Bottled water no longer for sale in Saguaro National Park
Water bottle filling stations have been installed at both visitor centers and the Rincon Mountain District bike ramada for visitors to refill their reusable water bottles. A variety of BPA-free waterbottles are available inside the visitor centers. More »
Tucson Mountain District (west) road re-opened
The Golden Gate Road has been re-opened north of Sendero-Esperanza and is is now rated for high clearance vehicles due to the rough nature of the terrain. More »
The Science Behind Fire Management
For nearly 100 years, the National Park Service has been a steward of public land. Our fire management program is grounded in the best available science. Listed below are links to some select scientific literature and sources of information on a variety of topics relating to fire management at Saguaro National Park.
Fire history in the Rincon and Catalina Mountains, Jose Iñiguez (2006) - Appendix A (Santa Catalina Mountains) - B (Rincon Peak) - C (Fire history and moisture and forest age structure) [PDF, 5 MB total]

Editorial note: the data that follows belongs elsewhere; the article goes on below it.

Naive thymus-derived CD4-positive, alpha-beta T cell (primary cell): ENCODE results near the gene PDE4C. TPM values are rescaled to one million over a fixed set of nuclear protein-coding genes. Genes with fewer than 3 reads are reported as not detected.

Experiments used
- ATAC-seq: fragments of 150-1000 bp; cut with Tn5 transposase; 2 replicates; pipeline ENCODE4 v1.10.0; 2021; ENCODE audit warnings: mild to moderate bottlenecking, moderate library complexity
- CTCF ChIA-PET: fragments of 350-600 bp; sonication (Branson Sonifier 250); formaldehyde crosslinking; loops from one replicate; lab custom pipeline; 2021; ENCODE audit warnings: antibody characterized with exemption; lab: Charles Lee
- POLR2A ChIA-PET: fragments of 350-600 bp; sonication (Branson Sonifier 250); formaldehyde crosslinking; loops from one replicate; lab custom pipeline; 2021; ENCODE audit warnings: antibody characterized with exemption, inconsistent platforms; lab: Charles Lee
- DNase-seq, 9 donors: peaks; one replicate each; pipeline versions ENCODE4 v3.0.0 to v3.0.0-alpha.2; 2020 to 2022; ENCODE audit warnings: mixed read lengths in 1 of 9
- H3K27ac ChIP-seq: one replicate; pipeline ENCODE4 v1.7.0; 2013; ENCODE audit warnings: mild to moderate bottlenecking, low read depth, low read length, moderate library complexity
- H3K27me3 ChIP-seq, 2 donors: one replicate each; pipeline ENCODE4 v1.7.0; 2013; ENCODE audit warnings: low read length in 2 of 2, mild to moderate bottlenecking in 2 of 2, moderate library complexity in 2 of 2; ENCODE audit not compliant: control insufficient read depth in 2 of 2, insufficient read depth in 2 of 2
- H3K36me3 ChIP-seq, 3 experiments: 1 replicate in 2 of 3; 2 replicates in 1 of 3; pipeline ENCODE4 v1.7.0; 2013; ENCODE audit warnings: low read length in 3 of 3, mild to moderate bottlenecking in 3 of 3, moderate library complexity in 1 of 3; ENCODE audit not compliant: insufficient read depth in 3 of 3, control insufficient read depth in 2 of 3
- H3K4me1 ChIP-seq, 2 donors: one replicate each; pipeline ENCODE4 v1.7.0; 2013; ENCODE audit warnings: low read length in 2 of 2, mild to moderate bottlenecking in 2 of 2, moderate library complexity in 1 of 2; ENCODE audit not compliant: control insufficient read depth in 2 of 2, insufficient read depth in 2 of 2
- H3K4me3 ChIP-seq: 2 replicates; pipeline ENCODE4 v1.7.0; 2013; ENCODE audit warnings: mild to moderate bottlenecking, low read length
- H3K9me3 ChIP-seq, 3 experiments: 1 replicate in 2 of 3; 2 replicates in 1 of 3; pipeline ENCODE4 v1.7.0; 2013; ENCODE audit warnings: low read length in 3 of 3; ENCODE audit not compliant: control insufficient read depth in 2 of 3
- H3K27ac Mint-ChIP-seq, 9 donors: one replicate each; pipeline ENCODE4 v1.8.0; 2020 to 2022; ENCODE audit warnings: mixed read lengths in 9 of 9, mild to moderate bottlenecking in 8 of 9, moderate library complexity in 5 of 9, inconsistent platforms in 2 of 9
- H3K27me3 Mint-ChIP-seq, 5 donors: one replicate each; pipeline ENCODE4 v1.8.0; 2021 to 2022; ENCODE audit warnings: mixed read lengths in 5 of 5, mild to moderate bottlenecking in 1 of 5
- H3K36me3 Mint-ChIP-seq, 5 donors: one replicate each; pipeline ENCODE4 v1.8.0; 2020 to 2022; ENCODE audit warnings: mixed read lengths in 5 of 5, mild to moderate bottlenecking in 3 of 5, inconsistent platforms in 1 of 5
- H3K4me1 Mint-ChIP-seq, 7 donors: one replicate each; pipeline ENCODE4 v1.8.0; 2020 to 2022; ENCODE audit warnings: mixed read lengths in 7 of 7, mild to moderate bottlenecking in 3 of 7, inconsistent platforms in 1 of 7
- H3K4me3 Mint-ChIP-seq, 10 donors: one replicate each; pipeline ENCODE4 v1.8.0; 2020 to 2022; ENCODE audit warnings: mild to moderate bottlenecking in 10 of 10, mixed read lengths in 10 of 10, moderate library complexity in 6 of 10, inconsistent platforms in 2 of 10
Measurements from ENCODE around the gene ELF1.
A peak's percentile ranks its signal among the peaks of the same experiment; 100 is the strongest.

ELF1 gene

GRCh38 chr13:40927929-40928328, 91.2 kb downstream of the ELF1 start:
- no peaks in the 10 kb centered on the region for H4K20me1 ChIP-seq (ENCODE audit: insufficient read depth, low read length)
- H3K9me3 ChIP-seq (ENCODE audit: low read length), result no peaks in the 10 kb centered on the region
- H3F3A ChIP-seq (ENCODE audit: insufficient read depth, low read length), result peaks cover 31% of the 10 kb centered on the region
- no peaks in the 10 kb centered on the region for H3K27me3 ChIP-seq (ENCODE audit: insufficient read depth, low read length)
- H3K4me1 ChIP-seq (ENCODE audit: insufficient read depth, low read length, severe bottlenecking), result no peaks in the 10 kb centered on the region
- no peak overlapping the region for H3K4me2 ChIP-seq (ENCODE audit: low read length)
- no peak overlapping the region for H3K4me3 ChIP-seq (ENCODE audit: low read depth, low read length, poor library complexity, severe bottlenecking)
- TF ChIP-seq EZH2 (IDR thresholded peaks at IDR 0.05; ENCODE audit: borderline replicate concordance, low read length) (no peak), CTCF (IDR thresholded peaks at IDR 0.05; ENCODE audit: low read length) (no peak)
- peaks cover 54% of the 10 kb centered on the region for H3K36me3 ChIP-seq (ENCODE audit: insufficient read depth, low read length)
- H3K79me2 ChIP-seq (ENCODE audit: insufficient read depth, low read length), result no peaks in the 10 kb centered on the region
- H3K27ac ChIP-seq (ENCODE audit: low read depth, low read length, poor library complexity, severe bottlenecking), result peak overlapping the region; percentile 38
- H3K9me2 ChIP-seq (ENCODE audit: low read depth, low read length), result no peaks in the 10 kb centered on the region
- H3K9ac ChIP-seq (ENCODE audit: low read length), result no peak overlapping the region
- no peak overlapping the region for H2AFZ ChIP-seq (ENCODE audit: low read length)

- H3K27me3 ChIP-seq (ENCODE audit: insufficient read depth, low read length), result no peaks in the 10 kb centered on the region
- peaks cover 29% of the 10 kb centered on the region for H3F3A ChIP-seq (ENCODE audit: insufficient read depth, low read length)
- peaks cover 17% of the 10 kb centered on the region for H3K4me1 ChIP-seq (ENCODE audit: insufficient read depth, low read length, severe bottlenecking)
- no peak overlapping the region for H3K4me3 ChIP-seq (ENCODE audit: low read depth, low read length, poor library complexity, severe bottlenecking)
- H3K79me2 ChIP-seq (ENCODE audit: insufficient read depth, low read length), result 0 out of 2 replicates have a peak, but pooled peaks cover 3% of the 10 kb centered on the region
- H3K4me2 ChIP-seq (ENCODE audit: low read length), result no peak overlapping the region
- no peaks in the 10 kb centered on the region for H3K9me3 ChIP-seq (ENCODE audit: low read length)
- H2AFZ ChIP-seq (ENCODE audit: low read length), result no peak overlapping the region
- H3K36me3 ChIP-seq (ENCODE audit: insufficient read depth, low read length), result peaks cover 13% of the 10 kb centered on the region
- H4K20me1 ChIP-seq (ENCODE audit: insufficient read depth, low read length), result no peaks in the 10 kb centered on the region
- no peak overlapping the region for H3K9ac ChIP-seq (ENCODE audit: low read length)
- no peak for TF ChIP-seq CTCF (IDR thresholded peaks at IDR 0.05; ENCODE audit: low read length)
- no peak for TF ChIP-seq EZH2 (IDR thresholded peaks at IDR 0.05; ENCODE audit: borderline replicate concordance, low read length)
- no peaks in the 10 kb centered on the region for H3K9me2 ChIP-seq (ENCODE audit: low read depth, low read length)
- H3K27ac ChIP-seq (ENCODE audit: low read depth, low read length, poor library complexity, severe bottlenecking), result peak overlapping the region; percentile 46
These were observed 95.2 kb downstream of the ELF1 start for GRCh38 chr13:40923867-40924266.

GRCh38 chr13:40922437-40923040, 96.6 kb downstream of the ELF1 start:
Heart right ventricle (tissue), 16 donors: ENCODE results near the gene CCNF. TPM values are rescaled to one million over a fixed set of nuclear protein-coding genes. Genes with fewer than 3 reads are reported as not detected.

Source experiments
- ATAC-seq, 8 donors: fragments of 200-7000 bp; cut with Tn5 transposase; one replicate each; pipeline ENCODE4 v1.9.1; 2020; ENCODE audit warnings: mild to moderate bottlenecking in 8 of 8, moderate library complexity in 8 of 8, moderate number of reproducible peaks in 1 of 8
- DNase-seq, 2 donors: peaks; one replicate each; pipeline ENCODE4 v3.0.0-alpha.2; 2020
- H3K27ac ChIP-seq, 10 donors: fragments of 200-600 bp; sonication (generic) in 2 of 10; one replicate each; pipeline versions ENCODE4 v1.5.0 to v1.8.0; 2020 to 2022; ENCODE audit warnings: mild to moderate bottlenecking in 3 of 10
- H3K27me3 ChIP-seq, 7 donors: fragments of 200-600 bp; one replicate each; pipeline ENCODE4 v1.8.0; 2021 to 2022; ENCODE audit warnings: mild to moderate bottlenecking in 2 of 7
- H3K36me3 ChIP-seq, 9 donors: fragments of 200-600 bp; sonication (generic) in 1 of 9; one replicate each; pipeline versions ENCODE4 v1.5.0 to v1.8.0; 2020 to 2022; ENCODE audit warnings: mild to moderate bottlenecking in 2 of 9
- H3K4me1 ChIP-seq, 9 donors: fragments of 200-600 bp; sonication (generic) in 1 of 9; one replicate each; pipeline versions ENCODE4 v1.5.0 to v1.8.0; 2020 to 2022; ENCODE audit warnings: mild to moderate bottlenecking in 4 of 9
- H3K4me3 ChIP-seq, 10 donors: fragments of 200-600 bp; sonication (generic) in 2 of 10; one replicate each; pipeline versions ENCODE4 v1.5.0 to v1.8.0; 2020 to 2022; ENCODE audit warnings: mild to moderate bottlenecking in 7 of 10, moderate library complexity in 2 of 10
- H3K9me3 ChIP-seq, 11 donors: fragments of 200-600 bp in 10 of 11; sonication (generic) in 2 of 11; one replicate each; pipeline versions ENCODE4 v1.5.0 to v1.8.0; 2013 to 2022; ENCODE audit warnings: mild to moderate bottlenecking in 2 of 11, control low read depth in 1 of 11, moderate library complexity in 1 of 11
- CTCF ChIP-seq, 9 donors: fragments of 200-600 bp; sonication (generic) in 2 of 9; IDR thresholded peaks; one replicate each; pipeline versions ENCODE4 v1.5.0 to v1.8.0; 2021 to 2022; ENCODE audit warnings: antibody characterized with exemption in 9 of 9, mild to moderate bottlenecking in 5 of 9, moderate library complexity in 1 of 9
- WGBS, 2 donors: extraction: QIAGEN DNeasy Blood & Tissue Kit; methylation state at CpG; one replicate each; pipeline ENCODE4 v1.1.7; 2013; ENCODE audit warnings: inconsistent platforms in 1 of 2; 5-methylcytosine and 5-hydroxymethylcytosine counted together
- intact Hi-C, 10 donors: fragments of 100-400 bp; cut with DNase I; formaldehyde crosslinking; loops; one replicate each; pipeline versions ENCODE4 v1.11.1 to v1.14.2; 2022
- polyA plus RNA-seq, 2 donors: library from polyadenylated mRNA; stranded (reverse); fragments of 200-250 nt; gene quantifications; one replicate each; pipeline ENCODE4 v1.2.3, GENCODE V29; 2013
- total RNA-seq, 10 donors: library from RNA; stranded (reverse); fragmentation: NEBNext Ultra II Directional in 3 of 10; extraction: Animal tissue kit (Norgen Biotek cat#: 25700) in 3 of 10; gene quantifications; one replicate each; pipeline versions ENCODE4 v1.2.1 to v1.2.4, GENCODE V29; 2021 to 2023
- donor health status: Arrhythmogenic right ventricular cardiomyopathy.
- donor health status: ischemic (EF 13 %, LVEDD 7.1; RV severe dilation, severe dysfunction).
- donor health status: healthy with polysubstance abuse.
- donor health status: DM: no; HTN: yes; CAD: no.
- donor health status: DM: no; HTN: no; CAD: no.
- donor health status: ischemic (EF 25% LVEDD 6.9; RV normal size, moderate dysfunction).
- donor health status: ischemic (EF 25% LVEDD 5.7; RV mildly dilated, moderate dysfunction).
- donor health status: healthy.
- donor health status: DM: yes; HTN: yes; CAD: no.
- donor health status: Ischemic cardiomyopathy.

Fire histories from the Southwest, Tom Swetnam (2005) [PDF, 736 KB]
Fire Danger from Buffelgrass
Effects of Fire on Vegetation
Effects of Fire on Wildlife
Wilderness fire management issues, Carol Miller (2006) (PDF, 192 KB)
Did You Know?
"Don't call ME pig!" Javelinas are able to eat spiny prickly pear pads with no obvious harm to their mouths, stomachs or intestinal tracts due to an enzyme in their saliva. Javelinas are not true pigs, they are peccaries, which are native to the Americas. True pigs are native to Europe and Asia. Wild pigs and boars are decedents from true pigs brought over on boats to the new world.